Whether you are dairy-free, nut-free, gluten-free, or have any other type of dietary restriction, managing your diet in an office environment can be challenging.
1) Before work.
The first few days on any diet can be tough, whether it’s a diet adopted by choice or a diet adopted as a medical treatment. You don’t want to make it worse by having no acceptable food in your kitchen by the time Monday morning rolls around. And you don’t want to add any outside stress to your potentially already stressful week.
Diets aren’t necessarily about just eliminating food. They’re also about adding food, and substituting food. For example, if you are gluten-free, not only do you need to eliminate gluten from your diet, but you need to introduce other foods into your diet to be sure that you are getting the necessary nutrients that would normally be found in the glutenous foods you’ve eliminated.
Before the workweek starts, be sure that you have plenty of food to eat and haven’t just gotten rid of whatever you can’t eat. Eating out at lunch might not be as easy as it once was, so at least for the first week make sure you have enough food from your own home to sustain you.
2) During work.
If you’ve enlightened your colleagues to your new relationship with food, turning down a food that you actually can eat might cause a stir. It doesn’t matter if you hate rice cakes–they’re dairy-free and they’re being offered to you. And when you politely decline, you hear the protest: “But it’s dairy-free!” Yes, yes indeed. But so is tar, and you don’t like to eat that either. It might just take a while for your colleagues to adjust (and/or forget about your new dietary restriction) as well.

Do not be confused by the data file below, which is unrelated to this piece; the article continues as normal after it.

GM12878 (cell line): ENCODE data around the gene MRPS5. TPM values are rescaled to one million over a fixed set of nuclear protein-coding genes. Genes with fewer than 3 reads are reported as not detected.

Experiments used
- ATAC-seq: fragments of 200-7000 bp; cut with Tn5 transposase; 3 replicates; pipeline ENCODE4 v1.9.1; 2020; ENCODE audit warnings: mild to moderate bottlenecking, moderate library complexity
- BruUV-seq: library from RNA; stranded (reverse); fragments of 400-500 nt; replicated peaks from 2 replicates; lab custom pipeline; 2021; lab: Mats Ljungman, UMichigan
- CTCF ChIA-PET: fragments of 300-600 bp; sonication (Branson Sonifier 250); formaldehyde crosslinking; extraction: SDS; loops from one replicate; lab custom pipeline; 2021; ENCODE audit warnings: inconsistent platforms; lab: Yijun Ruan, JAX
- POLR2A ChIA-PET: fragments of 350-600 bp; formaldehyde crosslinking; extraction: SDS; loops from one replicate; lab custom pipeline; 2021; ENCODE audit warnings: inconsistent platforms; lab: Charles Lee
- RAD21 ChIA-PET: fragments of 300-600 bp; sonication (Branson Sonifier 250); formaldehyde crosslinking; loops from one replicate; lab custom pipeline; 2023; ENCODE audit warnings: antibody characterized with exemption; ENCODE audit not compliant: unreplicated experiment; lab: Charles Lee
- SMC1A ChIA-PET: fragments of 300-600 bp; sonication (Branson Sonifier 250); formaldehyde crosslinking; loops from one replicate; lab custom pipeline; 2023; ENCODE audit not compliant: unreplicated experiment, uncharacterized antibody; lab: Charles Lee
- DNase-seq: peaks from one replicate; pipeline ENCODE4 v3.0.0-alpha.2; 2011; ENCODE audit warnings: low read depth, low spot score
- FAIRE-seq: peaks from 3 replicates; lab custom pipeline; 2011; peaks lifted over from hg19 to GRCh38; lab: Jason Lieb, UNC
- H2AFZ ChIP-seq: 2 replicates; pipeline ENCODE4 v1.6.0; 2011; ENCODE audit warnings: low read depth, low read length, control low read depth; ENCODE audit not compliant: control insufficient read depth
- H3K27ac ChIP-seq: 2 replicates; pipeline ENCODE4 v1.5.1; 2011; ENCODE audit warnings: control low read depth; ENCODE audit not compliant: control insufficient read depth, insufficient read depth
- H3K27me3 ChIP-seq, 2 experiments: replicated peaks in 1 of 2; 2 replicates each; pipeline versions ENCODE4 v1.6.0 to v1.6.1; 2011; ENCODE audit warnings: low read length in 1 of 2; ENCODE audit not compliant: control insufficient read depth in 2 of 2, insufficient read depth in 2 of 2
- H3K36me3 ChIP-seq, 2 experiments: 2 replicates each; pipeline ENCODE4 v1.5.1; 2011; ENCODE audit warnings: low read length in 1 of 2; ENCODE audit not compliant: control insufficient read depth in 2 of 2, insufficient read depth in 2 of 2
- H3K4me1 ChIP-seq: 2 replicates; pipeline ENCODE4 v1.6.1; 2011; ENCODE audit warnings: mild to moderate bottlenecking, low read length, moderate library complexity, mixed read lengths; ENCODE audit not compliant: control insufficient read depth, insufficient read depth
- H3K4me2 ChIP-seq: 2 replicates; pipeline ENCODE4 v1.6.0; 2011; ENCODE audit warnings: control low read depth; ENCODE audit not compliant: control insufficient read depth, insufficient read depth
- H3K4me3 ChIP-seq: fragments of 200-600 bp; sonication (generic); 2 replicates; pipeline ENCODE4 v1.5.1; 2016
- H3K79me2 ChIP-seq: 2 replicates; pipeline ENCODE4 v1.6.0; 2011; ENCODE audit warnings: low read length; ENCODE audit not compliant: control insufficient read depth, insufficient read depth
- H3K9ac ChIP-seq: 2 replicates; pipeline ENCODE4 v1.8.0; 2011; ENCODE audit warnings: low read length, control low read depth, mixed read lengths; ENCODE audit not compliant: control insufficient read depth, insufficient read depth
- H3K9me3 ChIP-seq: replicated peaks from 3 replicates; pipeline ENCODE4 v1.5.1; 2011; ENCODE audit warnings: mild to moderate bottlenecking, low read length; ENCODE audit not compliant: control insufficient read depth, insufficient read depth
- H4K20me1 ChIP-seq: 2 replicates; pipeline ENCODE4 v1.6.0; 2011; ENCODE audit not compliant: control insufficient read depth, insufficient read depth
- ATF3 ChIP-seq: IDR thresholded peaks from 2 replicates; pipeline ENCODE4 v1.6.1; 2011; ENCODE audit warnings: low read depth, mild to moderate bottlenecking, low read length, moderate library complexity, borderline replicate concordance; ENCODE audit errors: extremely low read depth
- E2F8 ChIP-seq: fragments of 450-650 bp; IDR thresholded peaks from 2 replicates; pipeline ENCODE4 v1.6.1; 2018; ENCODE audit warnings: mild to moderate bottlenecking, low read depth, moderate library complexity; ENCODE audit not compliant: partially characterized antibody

Or, say you are soy-free. Maybe the next time (or next five times) your colleagues order lunch as a group to save on delivery fees they tell you, “You pick the place and order since you know what you can eat.” You could interpret this as a genuine statement, or as code for “I don’t want the responsibility of ordering for everyone, and your soy restriction is a good excuse for you to do it instead.”
We get it. You’re sick of being stuck ordering for everyone, especially when you’re busy. But if you’re opting in to the group order and simply verbalizing your meal choice won’t work, isn’t ordering for yourself better than someone else ordering you a tofu wrap with a side of edamame?
3) After work.
If you don’t want the “life” part of your work-life balance to be dedicated entirely to your meal plan…have a meal plan. It will take you maybe an hour to come up with a meal plan for the entire week, an hour or two to buy the food, and another hour to cook in bulk.
This is a big chunk of time out of the week, but think about how much time you spend wandering the aisles in the grocery store wondering what to make for dinner or trying to remember if you have enough lunch for the next day. By the time you get home and start cooking, you’re ravenous. And then you do the same thing the next day because you were so hungry in the store the night before that you only bought enough food for dinner and rushed home.
By Friday, you’ve spent many unnecessary hours on this fruitless dance–double what you would have spent if you’d had a meal plan. Plus, having a meal plan written in front of you tends to highlight what foods you’re not getting enough of. Noticeable lack of leafy greens on your list? Add them in. We know we’d much rather go home and relax after work than worry that we have nothing in to eat.
There are many other challenges that manifest as a result of balancing an office job with dietary restrictions. And there are many ways to manage those challenges. What are some ways you’ve balanced your 9-5 (or 9-7) with your free-from diet?
– The Editors